Accenture is also well-diversified by the industries it serves, generating 28% of sales from product companies (consumer goods, retail, travel services, industrial, life sciences); 20% from the financial services sector (banking, capital markets, insurance); 20% from communications, media, and tech firms; 17% from the healthcare space; and 14% from the chemicals, energy, utilities, natural resources industries.
The company has been in business for more than 60 years, which has given it the time needed to establish long-lasting customer relationships and build out its portfolio of skills and services.
The longer Accenture works with a client, the more ingrained it becomes in the client’s business processes and key strategic issues. As a result, switching costs are created that help with client retention. For example, 97 of the firm's top 100 clients have worked with the company for 10 years or more.
Few companies can match the breadth and reach of Accenture’s services, which is a requirement to serve large multinational clients. The company has offices in 53 countries around the world and is able to deliver end-to-end solutions virtually anywhere. Accenture also consistently acquires smaller rivals to round out its services.
As the pace of technological advancements accelerates, Accenture is becoming an even more important partner for its clients because it helps them be the digital disruptors rather than the disrupted. As you can see, the company's digital business has more than tripled in size in just four years.
Digital-related, cloud-related, and security-related services now represent about 60% of Accenture’s revenue and are growing at a strong double-digit clip. Their share has continued to gain sharply from 40% of total revenues in 2016 and 30% the year before that.
Accenture seems to have a clear lead in the digital arena, which is fueling a lot of the company’s growth. For example, Accenture is the number one enterprise services provider for the cloud. HFS Research also named Accenture the overall leader in innovation in artificial intelligence in 2018, ahead of 17 other competitors.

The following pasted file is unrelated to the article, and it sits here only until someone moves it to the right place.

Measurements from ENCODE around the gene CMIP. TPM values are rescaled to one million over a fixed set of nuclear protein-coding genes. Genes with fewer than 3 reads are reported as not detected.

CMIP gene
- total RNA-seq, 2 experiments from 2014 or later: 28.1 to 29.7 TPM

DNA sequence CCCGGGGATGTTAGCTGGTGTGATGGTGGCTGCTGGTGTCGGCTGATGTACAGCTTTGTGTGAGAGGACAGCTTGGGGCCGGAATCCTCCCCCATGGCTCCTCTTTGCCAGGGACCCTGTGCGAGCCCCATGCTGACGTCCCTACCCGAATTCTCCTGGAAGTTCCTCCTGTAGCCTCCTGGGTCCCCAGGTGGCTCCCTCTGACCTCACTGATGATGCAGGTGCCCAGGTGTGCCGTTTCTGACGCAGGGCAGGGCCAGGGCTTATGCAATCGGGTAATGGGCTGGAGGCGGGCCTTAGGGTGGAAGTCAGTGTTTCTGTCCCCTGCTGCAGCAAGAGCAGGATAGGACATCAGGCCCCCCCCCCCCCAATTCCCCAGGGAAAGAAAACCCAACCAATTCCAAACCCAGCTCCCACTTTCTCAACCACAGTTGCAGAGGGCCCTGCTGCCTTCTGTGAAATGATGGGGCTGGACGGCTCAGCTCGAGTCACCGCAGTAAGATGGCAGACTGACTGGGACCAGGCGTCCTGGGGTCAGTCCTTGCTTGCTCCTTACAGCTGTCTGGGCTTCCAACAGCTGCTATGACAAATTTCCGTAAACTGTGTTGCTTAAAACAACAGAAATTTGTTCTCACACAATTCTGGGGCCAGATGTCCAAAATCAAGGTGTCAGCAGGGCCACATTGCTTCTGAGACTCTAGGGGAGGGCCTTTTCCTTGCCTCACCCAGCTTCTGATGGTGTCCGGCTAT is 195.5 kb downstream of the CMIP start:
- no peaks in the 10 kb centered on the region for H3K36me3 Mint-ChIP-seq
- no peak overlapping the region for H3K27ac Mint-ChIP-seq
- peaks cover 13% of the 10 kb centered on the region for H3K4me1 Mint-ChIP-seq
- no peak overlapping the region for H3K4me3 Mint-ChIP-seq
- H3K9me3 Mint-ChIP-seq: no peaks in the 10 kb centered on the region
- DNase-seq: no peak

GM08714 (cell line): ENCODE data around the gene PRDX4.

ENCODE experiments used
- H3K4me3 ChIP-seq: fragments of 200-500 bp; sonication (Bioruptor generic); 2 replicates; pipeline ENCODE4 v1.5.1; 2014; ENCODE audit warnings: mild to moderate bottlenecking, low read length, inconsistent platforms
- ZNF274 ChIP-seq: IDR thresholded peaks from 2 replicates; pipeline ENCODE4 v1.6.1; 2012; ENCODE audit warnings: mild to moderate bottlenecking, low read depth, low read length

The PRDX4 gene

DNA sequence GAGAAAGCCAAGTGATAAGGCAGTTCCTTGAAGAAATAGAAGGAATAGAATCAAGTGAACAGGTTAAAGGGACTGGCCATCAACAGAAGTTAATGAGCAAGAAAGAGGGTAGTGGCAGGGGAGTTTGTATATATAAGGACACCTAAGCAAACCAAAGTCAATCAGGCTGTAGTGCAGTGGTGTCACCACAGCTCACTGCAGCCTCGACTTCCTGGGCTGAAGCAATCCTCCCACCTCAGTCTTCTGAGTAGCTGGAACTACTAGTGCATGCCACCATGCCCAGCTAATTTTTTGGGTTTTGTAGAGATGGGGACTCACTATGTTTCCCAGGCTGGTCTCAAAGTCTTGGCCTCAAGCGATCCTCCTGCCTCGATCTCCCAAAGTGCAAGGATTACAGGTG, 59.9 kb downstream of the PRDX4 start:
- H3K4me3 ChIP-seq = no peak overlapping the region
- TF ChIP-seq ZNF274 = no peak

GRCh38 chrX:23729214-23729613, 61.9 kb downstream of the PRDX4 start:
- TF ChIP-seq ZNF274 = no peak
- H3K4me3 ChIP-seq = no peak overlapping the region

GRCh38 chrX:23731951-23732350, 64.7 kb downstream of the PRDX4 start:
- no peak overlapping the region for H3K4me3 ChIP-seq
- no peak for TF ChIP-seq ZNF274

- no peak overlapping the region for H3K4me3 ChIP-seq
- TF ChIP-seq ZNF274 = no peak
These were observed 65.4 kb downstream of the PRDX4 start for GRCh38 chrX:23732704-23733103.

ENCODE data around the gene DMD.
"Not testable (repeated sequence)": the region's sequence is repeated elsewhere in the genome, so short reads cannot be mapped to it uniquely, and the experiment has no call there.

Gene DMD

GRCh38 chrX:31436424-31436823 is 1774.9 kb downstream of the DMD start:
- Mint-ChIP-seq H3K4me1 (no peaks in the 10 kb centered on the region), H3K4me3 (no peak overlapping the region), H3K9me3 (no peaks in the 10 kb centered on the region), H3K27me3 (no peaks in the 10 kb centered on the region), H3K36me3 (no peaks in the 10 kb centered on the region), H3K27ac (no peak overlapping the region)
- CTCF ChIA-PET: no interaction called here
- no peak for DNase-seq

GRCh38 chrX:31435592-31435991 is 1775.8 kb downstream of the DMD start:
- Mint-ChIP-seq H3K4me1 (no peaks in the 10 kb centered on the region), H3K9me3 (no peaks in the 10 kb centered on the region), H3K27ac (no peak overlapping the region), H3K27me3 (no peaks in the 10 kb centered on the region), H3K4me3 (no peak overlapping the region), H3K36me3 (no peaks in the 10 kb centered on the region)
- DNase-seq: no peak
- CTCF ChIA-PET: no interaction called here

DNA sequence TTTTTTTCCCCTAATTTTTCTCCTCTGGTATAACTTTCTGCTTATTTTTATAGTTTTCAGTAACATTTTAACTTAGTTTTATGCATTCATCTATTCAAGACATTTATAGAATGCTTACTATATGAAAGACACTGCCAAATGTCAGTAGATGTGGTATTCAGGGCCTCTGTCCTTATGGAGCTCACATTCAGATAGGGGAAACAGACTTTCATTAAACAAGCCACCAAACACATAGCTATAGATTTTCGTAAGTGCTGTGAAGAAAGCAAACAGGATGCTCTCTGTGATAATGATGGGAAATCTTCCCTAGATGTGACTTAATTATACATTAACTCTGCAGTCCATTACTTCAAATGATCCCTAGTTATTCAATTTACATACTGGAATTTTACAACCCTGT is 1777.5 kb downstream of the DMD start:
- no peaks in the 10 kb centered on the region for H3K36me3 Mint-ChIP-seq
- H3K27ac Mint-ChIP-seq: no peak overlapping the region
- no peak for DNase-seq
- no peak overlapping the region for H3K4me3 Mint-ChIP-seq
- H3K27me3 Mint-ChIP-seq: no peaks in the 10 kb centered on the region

The company provides cloud services for more than 90% of the Fortune Global 100 and is the number one provider to all of the leading players in the ecosystem today such as Oracle, Microsoft, SAP, and Salesforce.
Above all else, Accenture is a human capital business. The firm’s services are provided by its people, and the company must differentiate based on its expertise and trust accumulated with clients.
As a capital-light business, Accenture also benefits from being able to adapt its business model somewhat more easily to changing conditions. The company can hire, train, or acquire new personnel to fill holes in its services portfolio and stay ahead of trends. This is much easier than retooling a large manufacturing factory.
Headcount can be adjusted up or down based on the economy’s strength as well, helping Accenture better manage its profitability throughout economic cycles. Accenture also performed relatively well throughout the financial crisis because its services are needed by businesses through each stage of the economic cycle.
As technology continues advancing, companies must continue investing in innovation and productivity to remain competitive. Accenture can also help companies reduce their spending, save costs, and better align their operations with future opportunities.
Simply put, Accenture is a very durable business with numerous intangible assets (brand recognition, skilled workforce, long-term client relationships, etc.) that make it hard to disrupt.
One example would be the rise of software-as-a-service (SaaS), which is taking market share from on-premise deployments of software.
SaaS deployments are smaller in size, resulting in less revenue available for parts of Accenture’s outsourcing business, which also faces stiff competition from the likes of Indian outsourcers such as Cognizant and Infosys.
While Accenture has arguably been a first mover in the digital space, other companies are fast catching up and making major investments in this area. Accenture also faces competition in its consulting area from the Big 4 consulting and audit firms Deloitte, KPMG, PricewaterhouseCoopers, and Ernst & Young.
These companies have similar industry capabilities and are making huge investments into digital areas such as analytics, cybersecurity, and automation.
Companies such as Facebook and Alphabet could also emerge as more meaningful rivals as they continue to control an increasingly massive pool of valuable data for businesses and consumers.
For now, however, Accenture’s core businesses have continued to grow. The company’s digital offerings have also done extremely well, but it’s worth keeping an eye on the impact technology changes could have on Accenture’s business model and long-term earnings power.
Besides technological changes, most of Accenture’s markets are extremely competitive. The company’s long-term future could be hurt if cheaper overseas competitors begin to pressure the industry’s pricing model or if clients move some of Accenture’s services in-house.
For now, Accenture’s favorable competitive positioning appears to be on solid ground.